In an awesome, soul-stirring, enchanting Legion d'honneur-class performance
of "Les Nuits d'ete," Susan Graham and Michael Tilson Thomas created
memories of a lifetime tonight.
Most of the audience - myself included - felt overcome by each of the
six songs, but perhaps not everyone shared in this sixfold peak experience.
Those who do not allow to be touched by unbridled, unguarded,
bleeding-heart-on-the-sleeve sentimentality perhaps considered the program
"well-played" or even "nice." From those more open (or foolish), the
response was a combination of tears and smiles.
Having been an avid fan of Graham since her Merola days 20 years ago,
and of MTT for much longer than that, I might have expected this superb
performance, but there was still an element of surprise.
Davies Hall is OK acoustically (not more than that), but it's not
particularly friendly to the unamplified voice. Not since Montserrat
Caballe's witchcraft in this hall have I heard projection overcoming
distance and echoes like tonight. As heard from all the way in Row T,
Graham's voice caressed, enveloped as if she were standing next to me -
and consider that almost all of "Nuits" is "quiet music."
>From MTT and a gloriously present and involved San Francisco Symphony,
there was a rich, soft velvet carpet for Graham, in perfect balance,
both in the background and in an enchanting duet. The unexpected:
Mahlerite, echt-American MTT leading this quintessentially French romantic
music better than any native - at least, the natives I have heard.
Bless his heart, MTT asked, demanded, and got silence between the songs,
enhancing the experience so much. Even without the intrusion of applause,
it's hard to let go of the mood, the magic of each song, before the other
begins, but it would have been nothing short of tragic if loud noise
interfered this time. If only conductors (MTT included) *always* made
an effort to create the right atmosphere. Laudable also was leaving the
lights on to allow reading the text; sure, many listeners prefer to focus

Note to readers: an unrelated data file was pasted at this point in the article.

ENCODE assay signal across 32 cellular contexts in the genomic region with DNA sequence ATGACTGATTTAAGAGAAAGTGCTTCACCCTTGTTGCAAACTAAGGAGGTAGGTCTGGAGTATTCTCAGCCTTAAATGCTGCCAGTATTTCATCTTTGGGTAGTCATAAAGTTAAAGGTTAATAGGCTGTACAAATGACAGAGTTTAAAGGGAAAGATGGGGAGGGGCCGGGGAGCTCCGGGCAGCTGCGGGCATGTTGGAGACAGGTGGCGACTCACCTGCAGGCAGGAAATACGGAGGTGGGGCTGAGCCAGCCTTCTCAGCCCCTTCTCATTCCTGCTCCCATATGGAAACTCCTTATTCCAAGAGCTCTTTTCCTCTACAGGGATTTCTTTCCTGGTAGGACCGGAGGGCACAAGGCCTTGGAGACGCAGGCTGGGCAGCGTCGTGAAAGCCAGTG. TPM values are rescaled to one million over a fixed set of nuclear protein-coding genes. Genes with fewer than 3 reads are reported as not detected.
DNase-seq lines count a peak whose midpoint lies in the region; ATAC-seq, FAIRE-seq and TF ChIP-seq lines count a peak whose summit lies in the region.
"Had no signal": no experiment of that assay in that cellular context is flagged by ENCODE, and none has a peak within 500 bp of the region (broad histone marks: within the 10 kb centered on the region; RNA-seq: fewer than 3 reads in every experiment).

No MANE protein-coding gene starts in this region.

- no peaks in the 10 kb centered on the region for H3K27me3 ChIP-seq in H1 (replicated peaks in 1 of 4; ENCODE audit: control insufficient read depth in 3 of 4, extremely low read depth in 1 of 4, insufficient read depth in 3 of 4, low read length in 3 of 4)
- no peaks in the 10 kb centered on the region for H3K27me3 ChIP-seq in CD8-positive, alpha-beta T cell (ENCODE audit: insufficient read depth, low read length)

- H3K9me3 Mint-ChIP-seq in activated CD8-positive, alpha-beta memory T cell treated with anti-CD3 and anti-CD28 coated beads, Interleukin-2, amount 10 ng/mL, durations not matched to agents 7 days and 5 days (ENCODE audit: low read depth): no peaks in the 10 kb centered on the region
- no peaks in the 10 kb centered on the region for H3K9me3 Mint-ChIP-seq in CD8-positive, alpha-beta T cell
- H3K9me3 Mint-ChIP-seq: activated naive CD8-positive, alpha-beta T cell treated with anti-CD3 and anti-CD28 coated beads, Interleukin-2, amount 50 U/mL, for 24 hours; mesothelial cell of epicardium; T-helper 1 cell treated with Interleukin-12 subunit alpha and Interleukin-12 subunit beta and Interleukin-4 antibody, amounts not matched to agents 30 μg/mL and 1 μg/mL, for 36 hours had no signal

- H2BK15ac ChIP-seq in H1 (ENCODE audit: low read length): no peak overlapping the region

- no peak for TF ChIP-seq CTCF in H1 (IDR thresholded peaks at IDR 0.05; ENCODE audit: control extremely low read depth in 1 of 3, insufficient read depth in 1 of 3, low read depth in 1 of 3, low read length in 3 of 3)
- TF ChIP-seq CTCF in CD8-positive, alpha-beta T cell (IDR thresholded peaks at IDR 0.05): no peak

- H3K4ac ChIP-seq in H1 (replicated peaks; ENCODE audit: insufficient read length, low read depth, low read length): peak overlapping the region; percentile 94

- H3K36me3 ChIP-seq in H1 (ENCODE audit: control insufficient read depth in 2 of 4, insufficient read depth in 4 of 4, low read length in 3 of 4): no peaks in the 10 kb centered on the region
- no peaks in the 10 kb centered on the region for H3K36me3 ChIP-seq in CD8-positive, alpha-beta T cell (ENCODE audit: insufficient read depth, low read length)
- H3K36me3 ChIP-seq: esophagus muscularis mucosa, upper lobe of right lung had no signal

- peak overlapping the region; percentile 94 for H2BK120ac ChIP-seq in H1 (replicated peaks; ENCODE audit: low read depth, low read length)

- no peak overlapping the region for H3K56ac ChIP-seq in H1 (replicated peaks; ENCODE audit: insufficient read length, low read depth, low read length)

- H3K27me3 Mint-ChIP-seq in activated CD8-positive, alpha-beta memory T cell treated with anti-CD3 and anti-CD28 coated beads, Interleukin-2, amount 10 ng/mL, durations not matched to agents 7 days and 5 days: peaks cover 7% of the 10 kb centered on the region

on the music - and they may just close their eyes - but Gautier's text
is such an essential part of this work that the option to refer to it
"Villanelle" often gets the short shrift as a kind of warmup or entree
to the cycle. Not with Graham. She started singing it as if already
in the middle of the work, and her quartet with violas, cellos, and the
bassoon immediately established a warm cocoon shutting out the world.
"The Specter of the Rose" - all quicksilver and burnished gold - was
a highlight, of course, a single instance of Graham's voice breaking
unimportant, but *not* the usual end-all. If anything, the following
"On the Lagoons" was an even more intense experience, with its enormous
and yet restrained grief, Graham producing an almost unbearable crescendo
of pain with repetitions of "Sans amour s'en aller sur la mer," singing
the final "Ah!" with great impact and yet almost imperceptibly. If that
doesn't make sense, listen to the broadcast, which may or may be on
KDFC-FM in a couple of weeks.
At the beginning of "Absence," Graham followed "reviens, reviens" with
a tiny, heartbreaking mesa di voce, the orchestra embracing her voice
here as all through the performance. "In the Cemetery" came as a
culmination of the four quiet songs preceding it, before the almost
unwelcome forte of "The Unknown Isle." My own pensee fantastique was an
encore of the first three songs, several times, perhaps all the way to
the coming of summer.
[log in to unmask]